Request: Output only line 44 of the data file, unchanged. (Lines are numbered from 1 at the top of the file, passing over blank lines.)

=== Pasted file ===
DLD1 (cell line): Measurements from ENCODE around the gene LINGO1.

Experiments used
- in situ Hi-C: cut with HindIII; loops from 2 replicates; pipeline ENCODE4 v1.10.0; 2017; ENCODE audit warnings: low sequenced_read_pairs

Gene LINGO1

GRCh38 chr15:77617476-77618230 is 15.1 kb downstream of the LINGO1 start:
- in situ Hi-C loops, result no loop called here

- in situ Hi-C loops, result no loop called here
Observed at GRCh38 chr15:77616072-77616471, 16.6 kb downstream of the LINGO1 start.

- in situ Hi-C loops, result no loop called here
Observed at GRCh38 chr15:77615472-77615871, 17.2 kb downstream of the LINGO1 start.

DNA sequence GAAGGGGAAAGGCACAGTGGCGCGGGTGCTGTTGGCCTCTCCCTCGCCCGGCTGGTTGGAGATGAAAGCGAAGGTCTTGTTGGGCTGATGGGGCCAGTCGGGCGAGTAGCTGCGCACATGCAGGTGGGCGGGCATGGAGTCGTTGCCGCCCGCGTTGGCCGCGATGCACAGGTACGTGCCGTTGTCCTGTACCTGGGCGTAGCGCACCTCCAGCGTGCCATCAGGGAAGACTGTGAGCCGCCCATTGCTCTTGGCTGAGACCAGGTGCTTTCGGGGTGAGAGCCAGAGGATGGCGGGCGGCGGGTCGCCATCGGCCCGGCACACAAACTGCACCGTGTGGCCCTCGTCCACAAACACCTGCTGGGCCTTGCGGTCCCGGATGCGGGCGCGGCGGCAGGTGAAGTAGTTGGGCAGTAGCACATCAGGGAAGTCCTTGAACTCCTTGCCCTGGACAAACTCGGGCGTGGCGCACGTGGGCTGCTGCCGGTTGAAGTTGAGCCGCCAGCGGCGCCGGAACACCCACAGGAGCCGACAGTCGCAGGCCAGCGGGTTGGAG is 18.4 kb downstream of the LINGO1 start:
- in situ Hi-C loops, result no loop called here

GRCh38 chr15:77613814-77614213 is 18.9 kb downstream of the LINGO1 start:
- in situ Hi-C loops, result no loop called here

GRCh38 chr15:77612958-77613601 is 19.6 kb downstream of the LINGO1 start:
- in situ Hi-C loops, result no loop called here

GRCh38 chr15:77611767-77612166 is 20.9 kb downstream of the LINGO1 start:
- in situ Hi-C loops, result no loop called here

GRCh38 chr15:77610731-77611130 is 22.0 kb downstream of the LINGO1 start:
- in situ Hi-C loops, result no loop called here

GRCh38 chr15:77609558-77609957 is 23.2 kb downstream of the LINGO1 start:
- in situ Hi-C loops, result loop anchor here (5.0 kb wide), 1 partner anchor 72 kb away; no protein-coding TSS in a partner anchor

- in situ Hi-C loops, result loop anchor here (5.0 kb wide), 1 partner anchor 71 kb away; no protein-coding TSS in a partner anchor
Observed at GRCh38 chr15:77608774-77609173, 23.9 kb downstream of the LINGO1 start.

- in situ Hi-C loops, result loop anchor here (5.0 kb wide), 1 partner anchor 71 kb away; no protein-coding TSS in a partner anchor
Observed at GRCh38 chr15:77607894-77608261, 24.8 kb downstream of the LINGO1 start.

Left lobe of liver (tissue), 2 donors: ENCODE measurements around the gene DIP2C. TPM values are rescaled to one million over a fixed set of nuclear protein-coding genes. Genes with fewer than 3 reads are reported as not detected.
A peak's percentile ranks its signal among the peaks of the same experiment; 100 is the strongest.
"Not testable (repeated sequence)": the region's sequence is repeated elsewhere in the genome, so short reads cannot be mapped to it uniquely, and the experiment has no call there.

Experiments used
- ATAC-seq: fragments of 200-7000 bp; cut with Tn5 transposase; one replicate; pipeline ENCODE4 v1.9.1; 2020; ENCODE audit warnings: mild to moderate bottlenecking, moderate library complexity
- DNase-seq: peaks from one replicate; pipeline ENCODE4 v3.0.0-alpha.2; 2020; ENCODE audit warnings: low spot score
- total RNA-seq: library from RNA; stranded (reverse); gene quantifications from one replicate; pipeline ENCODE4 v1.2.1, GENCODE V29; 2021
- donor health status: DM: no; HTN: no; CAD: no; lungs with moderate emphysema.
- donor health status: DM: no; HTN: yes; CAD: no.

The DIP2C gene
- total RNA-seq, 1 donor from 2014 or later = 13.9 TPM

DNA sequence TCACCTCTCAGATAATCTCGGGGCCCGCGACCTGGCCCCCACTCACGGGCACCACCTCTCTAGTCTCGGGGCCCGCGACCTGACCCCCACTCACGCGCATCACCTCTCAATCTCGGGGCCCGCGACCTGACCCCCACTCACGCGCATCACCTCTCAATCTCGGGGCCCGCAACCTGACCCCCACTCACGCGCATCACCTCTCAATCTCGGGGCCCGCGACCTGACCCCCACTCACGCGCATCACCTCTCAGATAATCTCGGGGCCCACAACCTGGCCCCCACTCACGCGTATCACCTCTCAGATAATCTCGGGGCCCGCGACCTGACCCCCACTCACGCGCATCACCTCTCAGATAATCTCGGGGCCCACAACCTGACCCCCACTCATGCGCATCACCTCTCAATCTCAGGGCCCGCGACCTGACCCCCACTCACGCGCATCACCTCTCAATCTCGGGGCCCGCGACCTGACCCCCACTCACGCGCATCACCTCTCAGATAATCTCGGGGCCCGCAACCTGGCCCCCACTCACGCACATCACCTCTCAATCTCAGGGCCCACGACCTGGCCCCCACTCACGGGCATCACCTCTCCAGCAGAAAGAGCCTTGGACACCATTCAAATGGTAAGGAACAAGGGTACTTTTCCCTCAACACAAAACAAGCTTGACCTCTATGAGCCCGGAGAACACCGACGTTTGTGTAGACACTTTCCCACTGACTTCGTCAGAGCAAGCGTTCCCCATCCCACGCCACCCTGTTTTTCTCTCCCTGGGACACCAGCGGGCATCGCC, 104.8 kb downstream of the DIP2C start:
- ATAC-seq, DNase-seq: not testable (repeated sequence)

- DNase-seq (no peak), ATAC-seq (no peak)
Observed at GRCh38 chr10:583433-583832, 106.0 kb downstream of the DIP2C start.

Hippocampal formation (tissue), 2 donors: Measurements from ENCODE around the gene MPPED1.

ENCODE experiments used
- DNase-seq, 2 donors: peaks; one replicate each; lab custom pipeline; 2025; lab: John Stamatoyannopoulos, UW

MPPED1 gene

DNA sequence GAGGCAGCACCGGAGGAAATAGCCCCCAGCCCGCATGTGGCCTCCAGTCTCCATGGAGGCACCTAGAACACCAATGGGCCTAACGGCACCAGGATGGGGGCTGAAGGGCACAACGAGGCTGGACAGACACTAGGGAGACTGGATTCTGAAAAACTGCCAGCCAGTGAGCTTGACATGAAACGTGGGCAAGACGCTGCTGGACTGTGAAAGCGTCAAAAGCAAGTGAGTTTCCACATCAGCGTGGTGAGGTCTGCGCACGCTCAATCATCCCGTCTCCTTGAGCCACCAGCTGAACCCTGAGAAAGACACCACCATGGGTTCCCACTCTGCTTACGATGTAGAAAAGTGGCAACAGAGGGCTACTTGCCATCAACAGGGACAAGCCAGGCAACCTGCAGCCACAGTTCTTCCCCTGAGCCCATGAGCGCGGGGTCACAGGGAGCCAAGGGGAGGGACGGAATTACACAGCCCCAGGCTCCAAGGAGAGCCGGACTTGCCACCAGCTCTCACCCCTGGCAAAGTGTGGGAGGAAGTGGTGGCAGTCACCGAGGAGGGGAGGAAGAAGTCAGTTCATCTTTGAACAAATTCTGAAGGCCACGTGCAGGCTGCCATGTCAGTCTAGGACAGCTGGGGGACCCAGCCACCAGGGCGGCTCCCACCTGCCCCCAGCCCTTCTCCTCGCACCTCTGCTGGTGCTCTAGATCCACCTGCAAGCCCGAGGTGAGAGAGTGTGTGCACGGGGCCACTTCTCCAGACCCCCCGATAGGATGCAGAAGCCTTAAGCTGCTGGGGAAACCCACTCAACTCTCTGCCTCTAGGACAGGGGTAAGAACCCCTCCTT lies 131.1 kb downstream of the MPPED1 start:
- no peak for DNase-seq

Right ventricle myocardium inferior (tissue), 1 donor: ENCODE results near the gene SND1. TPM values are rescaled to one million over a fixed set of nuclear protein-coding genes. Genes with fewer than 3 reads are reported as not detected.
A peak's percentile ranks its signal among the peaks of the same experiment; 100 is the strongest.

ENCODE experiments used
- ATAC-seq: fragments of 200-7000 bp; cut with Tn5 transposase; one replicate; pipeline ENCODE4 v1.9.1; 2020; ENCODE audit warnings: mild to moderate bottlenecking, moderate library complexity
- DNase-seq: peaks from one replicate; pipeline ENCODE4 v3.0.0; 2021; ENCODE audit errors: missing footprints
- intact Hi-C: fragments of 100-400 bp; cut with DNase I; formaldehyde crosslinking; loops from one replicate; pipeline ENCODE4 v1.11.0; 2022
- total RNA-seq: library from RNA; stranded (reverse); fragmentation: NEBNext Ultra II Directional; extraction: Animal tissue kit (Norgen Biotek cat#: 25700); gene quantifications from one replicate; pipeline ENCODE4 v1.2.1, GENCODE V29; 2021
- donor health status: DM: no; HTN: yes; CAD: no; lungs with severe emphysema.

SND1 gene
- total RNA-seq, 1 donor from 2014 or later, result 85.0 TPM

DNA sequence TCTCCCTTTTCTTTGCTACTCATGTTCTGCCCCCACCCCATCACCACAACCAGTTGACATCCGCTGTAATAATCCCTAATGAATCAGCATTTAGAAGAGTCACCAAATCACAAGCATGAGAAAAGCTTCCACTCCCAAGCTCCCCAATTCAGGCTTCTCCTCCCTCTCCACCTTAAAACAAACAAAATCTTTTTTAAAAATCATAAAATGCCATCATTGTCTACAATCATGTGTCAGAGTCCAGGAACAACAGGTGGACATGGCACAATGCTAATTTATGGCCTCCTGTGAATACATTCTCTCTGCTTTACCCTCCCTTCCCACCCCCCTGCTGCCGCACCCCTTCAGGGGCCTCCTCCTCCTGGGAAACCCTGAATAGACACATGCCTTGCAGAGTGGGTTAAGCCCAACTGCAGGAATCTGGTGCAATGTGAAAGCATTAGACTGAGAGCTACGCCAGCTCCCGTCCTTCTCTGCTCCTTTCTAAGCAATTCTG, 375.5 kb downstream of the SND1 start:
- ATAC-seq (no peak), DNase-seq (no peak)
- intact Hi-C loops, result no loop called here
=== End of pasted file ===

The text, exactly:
- DNase-seq, 2 donors: peaks; one replicate each; lab custom pipeline; 2025; lab: John Stamatoyannopoulos, UW